Again I had a hard time choosing which story I thought was “best.” It’s kind of weird because as a professor I grade stuff all the time for classes and I really don’t have a hard time assigning grades to students. In this instance, I don’t feel like I’m really choosing a best story but rather which one might fit in best with the overall theme of the image, the book and the show I have planned to exhibit the work. For this reason I chose Patrick Nelson’s story.
I think the biggest reason why I chose his story because it was a kind of collage of texts, fonts, and ideas. It was sort of a textual version of the image of Thalia. Second, it was kind of creepy and shocking, especially with the obituary at the end.
I also struggled with the idea of a joint award. Stephen Rogers and William Greene’s stories both really seemed about the same little girl and had sense of humor and a touch of angst. I was compelled by the racial component of “Epicanthic Fold” I identified with how kids see stereotypes that kids and unwittingly believe in them. Not to be too maudlin, but Greene’s story was very close to my own experience of my relationships with parents and the world. I also loved that it read a little bit like one of Mark Helprin’s descriptions of characters in his novel “Winter’s Tale.” It was prose but read like poetry.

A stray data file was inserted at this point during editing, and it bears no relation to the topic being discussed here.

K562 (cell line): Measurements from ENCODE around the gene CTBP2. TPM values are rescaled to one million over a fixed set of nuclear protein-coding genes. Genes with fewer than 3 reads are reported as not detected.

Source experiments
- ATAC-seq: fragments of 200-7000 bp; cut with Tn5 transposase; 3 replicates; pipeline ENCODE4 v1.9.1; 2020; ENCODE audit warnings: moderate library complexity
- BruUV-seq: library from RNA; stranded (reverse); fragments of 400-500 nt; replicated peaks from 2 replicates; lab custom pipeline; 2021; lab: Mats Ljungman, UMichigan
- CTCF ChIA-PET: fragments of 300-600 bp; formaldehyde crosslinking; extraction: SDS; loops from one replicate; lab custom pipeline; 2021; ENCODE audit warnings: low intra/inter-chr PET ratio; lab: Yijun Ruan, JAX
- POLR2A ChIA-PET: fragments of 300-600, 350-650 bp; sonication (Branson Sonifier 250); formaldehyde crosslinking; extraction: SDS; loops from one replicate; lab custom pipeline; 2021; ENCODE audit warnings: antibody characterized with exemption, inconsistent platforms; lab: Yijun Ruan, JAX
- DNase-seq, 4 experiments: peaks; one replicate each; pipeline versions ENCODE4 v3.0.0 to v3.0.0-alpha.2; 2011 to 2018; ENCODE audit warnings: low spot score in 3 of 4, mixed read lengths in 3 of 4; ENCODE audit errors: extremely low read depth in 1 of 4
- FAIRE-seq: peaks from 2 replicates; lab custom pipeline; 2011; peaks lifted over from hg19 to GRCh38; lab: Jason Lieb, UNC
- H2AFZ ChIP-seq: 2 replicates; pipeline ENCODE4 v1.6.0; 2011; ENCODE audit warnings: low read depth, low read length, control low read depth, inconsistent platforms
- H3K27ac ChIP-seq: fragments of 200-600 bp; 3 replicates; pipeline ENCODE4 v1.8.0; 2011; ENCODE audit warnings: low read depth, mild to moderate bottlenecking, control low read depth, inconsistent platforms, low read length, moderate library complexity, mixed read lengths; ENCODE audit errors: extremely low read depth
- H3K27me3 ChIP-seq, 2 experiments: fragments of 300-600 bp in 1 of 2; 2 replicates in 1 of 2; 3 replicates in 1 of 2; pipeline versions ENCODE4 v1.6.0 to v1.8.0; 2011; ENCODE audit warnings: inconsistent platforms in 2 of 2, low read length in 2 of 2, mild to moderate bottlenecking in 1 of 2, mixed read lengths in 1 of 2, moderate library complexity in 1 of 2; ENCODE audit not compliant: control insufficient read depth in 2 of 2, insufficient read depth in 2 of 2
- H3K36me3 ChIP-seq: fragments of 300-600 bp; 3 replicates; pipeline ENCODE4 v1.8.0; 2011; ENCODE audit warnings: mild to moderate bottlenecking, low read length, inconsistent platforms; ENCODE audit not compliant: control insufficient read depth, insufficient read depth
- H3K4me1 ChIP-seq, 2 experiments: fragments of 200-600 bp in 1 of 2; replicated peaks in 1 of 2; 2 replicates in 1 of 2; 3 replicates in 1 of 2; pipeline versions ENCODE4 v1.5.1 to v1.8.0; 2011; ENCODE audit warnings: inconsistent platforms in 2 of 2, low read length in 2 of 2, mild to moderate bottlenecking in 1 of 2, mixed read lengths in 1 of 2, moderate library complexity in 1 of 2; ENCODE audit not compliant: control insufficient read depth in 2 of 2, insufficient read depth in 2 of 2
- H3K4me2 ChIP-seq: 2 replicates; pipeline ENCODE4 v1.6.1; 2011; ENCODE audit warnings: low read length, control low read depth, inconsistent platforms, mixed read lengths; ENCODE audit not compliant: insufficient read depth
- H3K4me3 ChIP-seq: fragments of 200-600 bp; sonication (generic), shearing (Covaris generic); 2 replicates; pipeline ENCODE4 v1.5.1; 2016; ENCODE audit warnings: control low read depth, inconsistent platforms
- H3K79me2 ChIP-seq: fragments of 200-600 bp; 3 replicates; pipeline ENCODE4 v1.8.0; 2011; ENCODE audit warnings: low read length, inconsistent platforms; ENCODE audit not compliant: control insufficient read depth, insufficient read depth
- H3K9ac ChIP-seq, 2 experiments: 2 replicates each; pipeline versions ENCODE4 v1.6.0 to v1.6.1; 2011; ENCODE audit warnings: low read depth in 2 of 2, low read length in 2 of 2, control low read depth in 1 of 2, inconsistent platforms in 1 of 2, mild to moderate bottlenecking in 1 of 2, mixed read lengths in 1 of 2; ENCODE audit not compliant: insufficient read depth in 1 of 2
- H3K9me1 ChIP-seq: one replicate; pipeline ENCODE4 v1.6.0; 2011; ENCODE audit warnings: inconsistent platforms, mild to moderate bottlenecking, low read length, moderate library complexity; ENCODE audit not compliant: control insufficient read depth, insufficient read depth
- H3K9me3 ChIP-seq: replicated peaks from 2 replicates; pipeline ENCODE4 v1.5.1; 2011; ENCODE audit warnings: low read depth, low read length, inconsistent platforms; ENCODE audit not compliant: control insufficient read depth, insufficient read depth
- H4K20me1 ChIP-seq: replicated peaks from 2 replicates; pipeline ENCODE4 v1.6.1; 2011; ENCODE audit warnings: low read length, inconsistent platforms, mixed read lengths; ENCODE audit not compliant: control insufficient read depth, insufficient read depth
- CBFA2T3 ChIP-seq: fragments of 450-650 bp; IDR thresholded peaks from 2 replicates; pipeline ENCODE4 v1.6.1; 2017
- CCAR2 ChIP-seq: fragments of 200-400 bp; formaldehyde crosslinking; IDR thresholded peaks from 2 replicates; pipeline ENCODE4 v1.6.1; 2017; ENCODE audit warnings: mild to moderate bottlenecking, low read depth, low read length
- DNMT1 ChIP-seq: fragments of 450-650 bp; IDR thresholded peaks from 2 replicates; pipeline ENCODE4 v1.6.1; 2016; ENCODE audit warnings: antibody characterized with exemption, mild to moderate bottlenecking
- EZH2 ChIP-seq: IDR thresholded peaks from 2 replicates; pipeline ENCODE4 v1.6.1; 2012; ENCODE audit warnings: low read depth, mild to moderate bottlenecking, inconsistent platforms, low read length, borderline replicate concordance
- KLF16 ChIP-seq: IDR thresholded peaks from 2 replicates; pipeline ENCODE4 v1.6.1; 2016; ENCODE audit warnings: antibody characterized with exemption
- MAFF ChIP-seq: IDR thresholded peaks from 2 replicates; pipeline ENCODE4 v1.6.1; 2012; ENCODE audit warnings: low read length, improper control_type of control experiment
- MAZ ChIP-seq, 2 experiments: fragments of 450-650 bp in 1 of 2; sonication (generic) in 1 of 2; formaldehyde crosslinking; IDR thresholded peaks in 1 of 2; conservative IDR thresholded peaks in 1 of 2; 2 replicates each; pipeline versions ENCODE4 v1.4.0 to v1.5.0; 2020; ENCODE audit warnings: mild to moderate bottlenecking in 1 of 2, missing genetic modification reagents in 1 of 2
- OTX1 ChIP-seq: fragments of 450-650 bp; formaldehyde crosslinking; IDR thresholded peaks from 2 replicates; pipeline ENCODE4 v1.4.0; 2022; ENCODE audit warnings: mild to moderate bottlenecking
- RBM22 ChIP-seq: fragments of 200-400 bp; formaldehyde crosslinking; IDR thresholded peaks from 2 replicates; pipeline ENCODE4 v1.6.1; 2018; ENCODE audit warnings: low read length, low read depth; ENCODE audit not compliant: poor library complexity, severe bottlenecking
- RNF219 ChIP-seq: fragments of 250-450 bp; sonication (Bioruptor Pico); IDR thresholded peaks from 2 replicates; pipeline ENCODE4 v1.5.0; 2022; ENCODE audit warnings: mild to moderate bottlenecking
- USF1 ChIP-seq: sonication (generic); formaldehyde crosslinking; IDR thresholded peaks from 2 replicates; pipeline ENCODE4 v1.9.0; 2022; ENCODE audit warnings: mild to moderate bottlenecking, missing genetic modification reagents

As usual, I really dig Dee Turbon’s story! Sometimes he seems to live in a “My Name is Earl” crossed with “To Kill a Mockingbird” world. The idea of poetry of a sort of trailer park variety, early sensuality, drunken parents, was a bit creepy but also, I could really see it happening!
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